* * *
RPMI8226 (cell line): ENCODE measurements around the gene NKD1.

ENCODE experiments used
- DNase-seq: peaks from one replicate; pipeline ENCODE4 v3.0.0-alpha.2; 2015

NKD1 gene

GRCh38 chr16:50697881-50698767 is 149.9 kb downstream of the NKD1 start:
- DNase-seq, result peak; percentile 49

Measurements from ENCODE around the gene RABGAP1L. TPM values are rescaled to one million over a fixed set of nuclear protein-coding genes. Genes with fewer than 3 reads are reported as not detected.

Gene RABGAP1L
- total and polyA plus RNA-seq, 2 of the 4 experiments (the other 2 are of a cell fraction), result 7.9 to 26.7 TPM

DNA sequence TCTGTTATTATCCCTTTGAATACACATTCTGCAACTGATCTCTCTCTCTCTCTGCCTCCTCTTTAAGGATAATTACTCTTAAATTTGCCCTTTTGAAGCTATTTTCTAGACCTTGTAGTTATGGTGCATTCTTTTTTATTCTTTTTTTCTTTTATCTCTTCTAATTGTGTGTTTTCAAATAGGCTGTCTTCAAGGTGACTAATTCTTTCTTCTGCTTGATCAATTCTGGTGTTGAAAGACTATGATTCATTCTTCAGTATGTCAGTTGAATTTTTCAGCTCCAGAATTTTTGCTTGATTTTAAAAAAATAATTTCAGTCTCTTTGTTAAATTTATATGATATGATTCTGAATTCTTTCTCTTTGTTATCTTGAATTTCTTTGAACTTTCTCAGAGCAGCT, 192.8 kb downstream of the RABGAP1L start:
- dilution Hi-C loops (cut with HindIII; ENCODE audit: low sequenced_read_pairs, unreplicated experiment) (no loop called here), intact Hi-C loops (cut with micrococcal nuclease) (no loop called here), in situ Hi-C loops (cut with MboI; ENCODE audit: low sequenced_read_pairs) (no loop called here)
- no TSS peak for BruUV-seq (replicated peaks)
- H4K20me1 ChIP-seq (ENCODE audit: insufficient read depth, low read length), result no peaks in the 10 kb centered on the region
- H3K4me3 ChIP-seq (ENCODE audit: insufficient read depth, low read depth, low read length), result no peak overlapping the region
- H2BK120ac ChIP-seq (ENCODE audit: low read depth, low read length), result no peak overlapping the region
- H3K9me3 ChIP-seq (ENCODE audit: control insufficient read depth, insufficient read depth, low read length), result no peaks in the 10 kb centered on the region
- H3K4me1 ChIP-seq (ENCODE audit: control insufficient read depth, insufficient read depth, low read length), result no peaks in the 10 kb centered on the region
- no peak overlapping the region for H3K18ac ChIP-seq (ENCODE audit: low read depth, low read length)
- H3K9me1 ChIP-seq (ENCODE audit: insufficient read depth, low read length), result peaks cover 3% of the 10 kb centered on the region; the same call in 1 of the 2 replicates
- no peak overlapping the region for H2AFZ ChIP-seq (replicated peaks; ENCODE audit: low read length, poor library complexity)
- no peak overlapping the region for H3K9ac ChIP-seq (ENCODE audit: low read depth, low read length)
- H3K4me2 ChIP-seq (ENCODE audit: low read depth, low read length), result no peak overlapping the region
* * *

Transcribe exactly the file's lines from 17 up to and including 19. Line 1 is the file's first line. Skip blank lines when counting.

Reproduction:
- H3K4me1 ChIP-seq (ENCODE audit: control insufficient read depth, insufficient read depth, low read length), result no peaks in the 10 kb centered on the region
- no peak overlapping the region for H3K18ac ChIP-seq (ENCODE audit: low read depth, low read length)
- H3K9me1 ChIP-seq (ENCODE audit: insufficient read depth, low read length), result peaks cover 3% of the 10 kb centered on the region; the same call in 1 of the 2 replicates